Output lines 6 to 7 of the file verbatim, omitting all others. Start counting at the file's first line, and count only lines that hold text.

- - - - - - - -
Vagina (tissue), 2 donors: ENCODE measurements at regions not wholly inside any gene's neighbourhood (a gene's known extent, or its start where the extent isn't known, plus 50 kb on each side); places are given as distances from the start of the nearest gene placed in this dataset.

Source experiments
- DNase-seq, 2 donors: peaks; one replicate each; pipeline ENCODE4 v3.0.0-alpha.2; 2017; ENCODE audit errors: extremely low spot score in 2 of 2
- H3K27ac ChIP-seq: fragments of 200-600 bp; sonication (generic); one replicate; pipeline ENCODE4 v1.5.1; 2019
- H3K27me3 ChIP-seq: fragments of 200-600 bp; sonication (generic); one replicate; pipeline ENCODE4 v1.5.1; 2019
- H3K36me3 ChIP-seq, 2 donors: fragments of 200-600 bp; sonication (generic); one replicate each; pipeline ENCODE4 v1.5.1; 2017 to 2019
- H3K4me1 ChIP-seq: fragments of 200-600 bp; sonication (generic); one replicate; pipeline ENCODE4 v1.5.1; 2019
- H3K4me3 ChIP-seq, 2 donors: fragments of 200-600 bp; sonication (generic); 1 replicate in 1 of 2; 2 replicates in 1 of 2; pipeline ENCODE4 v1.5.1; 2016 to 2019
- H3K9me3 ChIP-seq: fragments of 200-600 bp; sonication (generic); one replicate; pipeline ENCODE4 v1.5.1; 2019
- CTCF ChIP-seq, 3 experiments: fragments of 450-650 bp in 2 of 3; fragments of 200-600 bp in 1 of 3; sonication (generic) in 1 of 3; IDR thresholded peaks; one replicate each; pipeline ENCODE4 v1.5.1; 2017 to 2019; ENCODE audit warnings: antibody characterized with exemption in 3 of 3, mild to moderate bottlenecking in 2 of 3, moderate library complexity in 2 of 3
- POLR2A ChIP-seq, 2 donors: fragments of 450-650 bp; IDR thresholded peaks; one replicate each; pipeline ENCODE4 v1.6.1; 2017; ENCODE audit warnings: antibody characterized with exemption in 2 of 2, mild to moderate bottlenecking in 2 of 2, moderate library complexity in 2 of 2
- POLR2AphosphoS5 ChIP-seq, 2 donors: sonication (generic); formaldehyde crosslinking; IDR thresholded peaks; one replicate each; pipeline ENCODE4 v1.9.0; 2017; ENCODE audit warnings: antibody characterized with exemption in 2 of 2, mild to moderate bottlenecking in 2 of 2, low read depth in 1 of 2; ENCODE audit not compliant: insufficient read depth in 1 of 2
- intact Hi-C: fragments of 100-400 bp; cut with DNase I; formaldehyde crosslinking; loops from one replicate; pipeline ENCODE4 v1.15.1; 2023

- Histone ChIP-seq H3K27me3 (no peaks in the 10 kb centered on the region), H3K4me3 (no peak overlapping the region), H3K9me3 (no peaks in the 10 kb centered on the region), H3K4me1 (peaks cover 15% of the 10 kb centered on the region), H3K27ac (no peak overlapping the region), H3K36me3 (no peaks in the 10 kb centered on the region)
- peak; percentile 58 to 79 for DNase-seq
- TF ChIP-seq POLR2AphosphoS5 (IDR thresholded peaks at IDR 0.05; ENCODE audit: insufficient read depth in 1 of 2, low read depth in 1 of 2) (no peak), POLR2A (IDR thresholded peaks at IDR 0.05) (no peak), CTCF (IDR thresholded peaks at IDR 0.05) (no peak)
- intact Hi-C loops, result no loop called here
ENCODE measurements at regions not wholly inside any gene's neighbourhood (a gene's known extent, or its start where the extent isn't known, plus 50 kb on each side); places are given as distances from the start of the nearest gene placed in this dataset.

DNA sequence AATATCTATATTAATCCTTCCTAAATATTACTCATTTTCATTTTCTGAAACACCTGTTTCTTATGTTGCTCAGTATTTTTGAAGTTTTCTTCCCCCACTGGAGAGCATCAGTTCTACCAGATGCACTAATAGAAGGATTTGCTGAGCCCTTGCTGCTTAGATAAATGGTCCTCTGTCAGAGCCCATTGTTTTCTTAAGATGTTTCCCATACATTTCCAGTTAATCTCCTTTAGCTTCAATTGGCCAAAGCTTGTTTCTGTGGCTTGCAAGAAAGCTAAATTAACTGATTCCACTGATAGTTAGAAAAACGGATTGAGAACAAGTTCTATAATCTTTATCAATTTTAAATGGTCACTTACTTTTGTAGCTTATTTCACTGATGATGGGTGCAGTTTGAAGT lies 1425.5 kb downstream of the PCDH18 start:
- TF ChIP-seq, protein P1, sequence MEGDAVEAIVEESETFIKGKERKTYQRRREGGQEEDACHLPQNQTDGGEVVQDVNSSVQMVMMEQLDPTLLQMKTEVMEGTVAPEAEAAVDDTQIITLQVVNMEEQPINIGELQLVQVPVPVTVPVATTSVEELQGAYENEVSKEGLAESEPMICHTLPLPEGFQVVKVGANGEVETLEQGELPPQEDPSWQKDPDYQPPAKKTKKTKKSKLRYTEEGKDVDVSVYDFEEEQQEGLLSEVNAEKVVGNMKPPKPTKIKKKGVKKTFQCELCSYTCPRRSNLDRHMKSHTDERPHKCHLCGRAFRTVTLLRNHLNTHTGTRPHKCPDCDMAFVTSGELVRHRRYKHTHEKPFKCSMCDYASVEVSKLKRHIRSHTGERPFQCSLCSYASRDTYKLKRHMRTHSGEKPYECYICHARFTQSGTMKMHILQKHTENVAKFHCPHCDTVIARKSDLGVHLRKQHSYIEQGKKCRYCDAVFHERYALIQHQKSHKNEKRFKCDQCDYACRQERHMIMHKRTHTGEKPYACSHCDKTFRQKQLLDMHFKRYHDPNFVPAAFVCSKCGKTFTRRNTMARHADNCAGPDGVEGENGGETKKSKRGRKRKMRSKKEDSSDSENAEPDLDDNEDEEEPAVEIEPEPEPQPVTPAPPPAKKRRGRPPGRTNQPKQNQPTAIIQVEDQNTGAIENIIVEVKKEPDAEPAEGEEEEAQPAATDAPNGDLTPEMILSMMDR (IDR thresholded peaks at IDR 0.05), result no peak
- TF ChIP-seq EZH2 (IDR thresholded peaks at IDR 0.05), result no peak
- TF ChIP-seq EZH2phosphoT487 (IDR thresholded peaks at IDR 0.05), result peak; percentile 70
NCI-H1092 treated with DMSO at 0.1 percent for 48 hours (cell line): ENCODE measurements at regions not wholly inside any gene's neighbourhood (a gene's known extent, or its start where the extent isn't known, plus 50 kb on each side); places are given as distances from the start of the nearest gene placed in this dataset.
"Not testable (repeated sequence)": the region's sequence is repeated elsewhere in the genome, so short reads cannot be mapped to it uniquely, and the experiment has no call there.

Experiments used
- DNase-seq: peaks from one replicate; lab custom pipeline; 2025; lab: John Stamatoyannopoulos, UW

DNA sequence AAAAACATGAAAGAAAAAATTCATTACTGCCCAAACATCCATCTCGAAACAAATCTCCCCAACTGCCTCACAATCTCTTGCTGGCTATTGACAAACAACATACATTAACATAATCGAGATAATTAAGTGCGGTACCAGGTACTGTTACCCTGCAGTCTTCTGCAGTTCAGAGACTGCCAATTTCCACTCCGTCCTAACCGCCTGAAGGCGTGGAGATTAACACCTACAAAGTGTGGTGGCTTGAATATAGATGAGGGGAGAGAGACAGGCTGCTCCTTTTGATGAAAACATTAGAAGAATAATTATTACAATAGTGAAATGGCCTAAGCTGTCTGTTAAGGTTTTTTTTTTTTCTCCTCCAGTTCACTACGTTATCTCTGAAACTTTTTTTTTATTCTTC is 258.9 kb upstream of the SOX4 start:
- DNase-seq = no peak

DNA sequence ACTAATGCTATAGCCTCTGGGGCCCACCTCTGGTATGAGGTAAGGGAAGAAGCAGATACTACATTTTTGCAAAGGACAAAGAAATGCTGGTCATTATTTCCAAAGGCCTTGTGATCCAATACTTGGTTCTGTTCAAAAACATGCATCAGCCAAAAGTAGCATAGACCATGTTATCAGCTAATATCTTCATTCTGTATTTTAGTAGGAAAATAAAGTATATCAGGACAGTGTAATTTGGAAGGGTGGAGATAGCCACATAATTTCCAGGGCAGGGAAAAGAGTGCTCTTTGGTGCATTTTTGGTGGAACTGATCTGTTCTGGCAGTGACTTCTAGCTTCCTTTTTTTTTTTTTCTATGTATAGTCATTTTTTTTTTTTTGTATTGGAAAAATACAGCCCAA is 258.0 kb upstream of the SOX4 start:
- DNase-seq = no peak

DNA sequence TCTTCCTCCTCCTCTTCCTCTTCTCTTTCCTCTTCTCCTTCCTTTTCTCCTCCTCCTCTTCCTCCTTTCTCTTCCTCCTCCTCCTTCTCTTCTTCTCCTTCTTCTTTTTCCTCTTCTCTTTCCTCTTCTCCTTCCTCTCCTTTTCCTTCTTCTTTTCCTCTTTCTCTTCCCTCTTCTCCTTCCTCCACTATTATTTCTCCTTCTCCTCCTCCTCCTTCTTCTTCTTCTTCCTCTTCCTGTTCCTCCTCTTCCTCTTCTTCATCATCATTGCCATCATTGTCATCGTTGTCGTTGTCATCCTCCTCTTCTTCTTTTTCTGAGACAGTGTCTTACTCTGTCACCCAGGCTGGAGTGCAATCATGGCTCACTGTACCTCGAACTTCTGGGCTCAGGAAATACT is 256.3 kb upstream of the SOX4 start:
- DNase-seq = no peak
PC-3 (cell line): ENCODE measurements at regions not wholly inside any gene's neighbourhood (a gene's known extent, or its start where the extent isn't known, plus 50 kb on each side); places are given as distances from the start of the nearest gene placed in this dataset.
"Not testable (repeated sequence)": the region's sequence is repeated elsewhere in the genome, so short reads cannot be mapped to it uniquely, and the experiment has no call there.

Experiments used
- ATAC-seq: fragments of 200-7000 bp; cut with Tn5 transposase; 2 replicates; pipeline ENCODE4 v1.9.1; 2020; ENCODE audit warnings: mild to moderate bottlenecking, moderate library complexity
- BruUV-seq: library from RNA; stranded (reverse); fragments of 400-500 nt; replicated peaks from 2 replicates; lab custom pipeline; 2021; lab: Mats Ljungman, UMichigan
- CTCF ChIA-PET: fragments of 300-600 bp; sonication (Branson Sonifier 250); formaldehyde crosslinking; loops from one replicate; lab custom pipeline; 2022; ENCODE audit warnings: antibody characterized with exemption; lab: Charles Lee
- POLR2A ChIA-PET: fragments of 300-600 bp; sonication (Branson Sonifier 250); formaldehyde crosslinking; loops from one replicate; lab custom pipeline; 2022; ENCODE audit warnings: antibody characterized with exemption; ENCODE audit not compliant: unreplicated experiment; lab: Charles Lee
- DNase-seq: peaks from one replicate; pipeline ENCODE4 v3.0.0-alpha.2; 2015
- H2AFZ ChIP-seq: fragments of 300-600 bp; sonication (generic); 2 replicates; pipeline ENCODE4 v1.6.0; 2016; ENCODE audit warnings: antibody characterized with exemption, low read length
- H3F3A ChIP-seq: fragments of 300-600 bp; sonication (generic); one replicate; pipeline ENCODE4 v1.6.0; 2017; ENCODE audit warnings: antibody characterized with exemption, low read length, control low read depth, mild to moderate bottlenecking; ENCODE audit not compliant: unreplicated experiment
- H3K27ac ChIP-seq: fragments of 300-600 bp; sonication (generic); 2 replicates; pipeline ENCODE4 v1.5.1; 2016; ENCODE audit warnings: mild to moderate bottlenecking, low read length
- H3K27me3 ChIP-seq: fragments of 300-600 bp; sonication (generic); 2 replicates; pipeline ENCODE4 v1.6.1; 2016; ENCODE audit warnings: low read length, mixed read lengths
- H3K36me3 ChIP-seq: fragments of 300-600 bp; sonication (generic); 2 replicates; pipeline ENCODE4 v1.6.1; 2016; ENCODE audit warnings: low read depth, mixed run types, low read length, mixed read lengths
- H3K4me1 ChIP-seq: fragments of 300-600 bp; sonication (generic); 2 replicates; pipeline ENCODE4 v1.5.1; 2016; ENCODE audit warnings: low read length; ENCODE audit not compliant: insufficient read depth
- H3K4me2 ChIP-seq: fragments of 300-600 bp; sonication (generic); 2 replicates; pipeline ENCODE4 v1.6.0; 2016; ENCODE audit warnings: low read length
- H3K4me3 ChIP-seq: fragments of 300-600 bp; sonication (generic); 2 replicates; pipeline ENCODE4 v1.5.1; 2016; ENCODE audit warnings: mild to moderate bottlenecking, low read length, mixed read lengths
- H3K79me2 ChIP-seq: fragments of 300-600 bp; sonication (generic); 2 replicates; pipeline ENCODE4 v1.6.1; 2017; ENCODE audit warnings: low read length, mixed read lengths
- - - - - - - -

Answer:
- H3K36me3 ChIP-seq, 2 donors: fragments of 200-600 bp; sonication (generic); one replicate each; pipeline ENCODE4 v1.5.1; 2017 to 2019
- H3K4me1 ChIP-seq: fragments of 200-600 bp; sonication (generic); one replicate; pipeline ENCODE4 v1.5.1; 2019